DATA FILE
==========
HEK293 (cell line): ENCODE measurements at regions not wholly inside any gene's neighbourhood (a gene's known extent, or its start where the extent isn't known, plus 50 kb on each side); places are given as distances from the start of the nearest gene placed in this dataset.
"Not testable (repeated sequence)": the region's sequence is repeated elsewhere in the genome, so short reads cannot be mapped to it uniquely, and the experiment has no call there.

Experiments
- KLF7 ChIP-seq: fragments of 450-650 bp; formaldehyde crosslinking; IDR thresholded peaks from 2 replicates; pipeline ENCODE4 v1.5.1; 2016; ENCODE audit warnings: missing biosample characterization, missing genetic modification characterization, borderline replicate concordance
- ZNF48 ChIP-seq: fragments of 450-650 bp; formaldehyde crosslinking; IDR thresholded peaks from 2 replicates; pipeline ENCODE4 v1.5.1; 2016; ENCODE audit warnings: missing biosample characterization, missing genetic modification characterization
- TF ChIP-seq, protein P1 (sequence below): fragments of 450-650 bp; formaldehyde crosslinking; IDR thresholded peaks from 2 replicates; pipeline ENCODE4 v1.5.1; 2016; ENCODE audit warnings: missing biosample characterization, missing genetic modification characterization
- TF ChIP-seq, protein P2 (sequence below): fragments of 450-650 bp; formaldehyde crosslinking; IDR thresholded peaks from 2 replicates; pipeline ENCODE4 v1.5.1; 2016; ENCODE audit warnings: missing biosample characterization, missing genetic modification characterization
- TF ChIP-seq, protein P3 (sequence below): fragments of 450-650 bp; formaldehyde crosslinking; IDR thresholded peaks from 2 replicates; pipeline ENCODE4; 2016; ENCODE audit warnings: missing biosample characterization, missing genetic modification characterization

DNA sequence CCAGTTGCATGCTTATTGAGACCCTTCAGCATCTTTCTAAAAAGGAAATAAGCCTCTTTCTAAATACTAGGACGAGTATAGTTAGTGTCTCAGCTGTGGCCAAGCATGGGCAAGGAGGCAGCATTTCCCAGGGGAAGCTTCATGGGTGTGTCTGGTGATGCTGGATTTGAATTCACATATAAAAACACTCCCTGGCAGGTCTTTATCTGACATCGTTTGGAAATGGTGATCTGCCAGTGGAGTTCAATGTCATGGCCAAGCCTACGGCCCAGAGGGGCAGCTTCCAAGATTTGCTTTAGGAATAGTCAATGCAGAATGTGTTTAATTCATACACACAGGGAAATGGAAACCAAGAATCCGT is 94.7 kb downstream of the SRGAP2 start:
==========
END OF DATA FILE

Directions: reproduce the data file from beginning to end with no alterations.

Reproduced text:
HEK293 (cell line): ENCODE measurements at regions not wholly inside any gene's neighbourhood (a gene's known extent, or its start where the extent isn't known, plus 50 kb on each side); places are given as distances from the start of the nearest gene placed in this dataset.
"Not testable (repeated sequence)": the region's sequence is repeated elsewhere in the genome, so short reads cannot be mapped to it uniquely, and the experiment has no call there.

Experiments
- KLF7 ChIP-seq: fragments of 450-650 bp; formaldehyde crosslinking; IDR thresholded peaks from 2 replicates; pipeline ENCODE4 v1.5.1; 2016; ENCODE audit warnings: missing biosample characterization, missing genetic modification characterization, borderline replicate concordance
- ZNF48 ChIP-seq: fragments of 450-650 bp; formaldehyde crosslinking; IDR thresholded peaks from 2 replicates; pipeline ENCODE4 v1.5.1; 2016; ENCODE audit warnings: missing biosample characterization, missing genetic modification characterization
- TF ChIP-seq, protein P1 (sequence below): fragments of 450-650 bp; formaldehyde crosslinking; IDR thresholded peaks from 2 replicates; pipeline ENCODE4 v1.5.1; 2016; ENCODE audit warnings: missing biosample characterization, missing genetic modification characterization
- TF ChIP-seq, protein P2 (sequence below): fragments of 450-650 bp; formaldehyde crosslinking; IDR thresholded peaks from 2 replicates; pipeline ENCODE4 v1.5.1; 2016; ENCODE audit warnings: missing biosample characterization, missing genetic modification characterization
- TF ChIP-seq, protein P3 (sequence below): fragments of 450-650 bp; formaldehyde crosslinking; IDR thresholded peaks from 2 replicates; pipeline ENCODE4; 2016; ENCODE audit warnings: missing biosample characterization, missing genetic modification characterization

DNA sequence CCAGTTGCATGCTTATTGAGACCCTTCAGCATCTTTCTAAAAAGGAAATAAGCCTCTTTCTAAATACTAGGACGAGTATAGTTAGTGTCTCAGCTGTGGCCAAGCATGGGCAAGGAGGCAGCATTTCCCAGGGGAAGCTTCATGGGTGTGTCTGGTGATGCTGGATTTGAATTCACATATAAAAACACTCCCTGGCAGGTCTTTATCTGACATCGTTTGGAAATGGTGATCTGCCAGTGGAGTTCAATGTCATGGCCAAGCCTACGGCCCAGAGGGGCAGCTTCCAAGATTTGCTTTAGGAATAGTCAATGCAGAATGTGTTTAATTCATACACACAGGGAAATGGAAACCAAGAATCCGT is 94.7 kb downstream of the SRGAP2 start: